The biggest challenge facing entrepreneurs was how to build a business that would thrive in a future that looked very different to anything that could have been previously imagined, according to Mike Stopforth, a director of business and leadership transformation consultancy Beyond Binary. Photographer: Waldo Swiegers/Bloomberg
The biggest challenge facing entrepreneurs was how to build a business that would thrive in a future that looked very different to anything that could have been previously imagined, according to Mike Stopforth, a director of business and leadership transformation consultancy Beyond Binary. Photographer: Waldo Swiegers/Bloomberg

Entrepreneurs face future that looks ‘different’

By Given Majola Time of article published Sep 10, 2021

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THE biggest challenge facing entrepreneurs was how to build a business that would thrive in a future that looked very different to anything that could have been previously imagined, according to Mike Stopforth, a director of business and leadership transformation consultancy Beyond Binary.

He said running a business in the current challenging economic environment required a profound level of skill and was difficult under normal circumstances. This was compounded by the rapid acceleration of digitisation and the complex working environment created by the onset of the pandemic, and the number of variables that business leaders needed to consider having increased.

Stopforth was a guest speaker in PSG’s most recent Think Big Series webinar held this week relaying his insights on the skills and strategies that business leaders required to navigate the age of digital disruption. The serial entrepreneur said other entrepreneurs should get back to the basic principle of good customer service.

“Covid-19 has accelerated the adoption of digital transformation in both local and global businesses, because, as we’ve seen, there’s nothing like necessity to fuel innovation. Technology is, however, not a solution. Neither is it a magic wand or a panacea. It is an enabler. What this means for small businesses is that investing in digital technology is not an end in itself, but a means to an end.

“There are opportunities for businesses to scale dramatically using technological tools, but there are foundational, underlying processes and operations – the basics – that need to be nurtured before we add the digital layers,” said Stopforth.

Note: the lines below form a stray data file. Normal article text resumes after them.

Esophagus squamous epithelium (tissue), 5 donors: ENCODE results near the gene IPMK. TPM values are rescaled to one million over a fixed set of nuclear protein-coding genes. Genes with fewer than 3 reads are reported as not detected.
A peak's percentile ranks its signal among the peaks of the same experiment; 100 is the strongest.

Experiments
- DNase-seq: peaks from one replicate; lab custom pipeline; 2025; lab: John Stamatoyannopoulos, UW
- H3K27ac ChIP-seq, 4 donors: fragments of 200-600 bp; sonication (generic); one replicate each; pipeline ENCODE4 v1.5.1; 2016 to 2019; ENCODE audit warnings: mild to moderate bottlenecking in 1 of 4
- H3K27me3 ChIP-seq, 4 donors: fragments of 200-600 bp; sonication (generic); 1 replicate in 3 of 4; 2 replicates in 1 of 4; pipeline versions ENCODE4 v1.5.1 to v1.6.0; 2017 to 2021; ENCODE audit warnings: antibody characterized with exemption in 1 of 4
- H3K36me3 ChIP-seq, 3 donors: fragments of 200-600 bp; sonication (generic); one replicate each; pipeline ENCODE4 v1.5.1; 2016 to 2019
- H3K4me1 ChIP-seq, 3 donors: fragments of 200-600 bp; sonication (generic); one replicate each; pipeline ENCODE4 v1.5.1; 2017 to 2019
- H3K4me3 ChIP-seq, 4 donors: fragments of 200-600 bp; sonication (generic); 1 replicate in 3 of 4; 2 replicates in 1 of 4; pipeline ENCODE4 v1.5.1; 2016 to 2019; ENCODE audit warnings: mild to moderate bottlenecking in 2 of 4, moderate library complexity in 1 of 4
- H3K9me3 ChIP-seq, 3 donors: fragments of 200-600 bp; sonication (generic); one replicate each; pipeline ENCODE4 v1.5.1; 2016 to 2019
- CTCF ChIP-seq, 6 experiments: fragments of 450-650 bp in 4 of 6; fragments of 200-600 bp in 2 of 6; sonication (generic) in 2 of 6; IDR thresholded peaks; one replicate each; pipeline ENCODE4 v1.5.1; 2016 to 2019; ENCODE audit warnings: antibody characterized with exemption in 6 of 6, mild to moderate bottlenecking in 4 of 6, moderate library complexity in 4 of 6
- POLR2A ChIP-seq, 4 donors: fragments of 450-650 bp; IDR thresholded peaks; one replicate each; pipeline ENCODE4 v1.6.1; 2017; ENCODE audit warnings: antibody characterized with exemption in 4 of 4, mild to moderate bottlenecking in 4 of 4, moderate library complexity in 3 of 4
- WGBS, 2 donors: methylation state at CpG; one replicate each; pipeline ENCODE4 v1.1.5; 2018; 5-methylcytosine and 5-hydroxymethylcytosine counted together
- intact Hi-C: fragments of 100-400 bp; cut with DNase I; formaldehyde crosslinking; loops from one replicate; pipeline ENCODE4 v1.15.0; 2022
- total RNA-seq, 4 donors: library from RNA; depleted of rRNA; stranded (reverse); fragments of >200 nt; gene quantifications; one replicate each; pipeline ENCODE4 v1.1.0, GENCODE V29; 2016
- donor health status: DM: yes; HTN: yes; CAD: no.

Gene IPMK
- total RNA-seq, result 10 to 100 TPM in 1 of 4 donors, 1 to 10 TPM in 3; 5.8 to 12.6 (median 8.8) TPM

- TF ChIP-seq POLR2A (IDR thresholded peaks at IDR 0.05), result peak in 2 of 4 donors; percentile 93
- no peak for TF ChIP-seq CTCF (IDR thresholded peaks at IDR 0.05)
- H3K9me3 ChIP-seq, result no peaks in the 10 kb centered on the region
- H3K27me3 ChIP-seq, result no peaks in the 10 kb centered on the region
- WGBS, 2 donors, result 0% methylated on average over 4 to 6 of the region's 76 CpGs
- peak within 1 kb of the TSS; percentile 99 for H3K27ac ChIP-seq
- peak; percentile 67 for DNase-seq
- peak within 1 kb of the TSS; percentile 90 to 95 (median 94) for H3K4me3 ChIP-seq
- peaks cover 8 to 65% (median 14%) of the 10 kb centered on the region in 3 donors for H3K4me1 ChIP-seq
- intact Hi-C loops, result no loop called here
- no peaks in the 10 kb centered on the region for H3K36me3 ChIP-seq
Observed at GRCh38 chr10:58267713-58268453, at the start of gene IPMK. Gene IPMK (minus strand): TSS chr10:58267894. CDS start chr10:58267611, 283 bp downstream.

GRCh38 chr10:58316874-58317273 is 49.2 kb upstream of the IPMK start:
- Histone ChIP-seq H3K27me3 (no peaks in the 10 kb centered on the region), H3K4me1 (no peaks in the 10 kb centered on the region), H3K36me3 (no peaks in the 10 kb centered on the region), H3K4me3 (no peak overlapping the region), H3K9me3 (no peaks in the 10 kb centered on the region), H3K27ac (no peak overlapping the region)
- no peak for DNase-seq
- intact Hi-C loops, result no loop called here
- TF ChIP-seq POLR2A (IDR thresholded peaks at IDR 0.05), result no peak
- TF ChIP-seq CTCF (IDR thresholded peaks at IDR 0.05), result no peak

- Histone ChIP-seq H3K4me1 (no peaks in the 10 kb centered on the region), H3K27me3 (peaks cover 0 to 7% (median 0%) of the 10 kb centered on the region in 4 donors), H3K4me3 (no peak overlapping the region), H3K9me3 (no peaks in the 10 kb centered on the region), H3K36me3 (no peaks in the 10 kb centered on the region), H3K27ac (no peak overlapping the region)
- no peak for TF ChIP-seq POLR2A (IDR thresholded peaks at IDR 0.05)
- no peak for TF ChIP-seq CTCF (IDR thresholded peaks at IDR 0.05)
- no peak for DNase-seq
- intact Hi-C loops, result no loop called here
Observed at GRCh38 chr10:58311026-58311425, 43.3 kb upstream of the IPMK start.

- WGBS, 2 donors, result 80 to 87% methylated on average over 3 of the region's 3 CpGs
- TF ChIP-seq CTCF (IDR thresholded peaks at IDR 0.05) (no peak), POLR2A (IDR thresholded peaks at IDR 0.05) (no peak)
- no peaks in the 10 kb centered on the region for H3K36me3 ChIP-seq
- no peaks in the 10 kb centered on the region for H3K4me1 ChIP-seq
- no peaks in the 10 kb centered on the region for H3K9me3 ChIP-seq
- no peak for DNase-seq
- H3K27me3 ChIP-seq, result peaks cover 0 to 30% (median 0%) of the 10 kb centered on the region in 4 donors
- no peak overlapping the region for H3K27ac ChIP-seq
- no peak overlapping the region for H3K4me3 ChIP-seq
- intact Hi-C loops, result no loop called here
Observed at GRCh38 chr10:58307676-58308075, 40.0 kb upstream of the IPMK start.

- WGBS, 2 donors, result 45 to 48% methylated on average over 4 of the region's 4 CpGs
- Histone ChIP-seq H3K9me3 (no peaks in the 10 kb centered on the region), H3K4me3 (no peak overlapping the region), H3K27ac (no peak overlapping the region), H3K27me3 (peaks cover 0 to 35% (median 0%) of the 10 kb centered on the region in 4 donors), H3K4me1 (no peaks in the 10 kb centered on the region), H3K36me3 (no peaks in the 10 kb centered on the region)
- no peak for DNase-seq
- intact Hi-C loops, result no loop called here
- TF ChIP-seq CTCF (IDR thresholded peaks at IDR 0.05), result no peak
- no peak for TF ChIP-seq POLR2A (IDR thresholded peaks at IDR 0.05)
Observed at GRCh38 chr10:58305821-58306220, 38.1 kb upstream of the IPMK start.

“Entrepreneurs need to remember that their customers are the lifeblood of their business, so why would they not put all their resources into finding out how to provide a service that meets their needs? In an age of complexity, we need to get back to basics.”

He said small business owners also need to manage their energy as diligently as they manage their time.

“Try pretending that new legislation restricts the working day to no more than two hours. Business leaders should ask themselves how they would spend those two hours, focusing their energy on only what is most productive, most valuable and most constructive. Then, they should try and extrapolate that division of time over eight hours. The result, very simply, would be an illustration of what the best use of their time looks like.”

Stopforth said spending time on things out of one’s control was perpetually energy-sapping.

“You have to spend it on doing things that are valuable – to reconnect with your intent and your purpose as a business owner.”

PSG Wealth head of sales, Nirdev Desai, said by reflecting on how disruption affected change, today’s entrepreneurs had a unique challenge in terms of choosing to see opportunity within a competitive and often volatile business environment.

“South Africans are blessed with innovation and opportunity. We can compete with the best in the world, and our banking environment is a prime example. In the investment world, we’re seeing investors in the South African stock market reaping positive results, so the evidence is there – ours is a land of many challenges, but also many opportunities,” said Desai.

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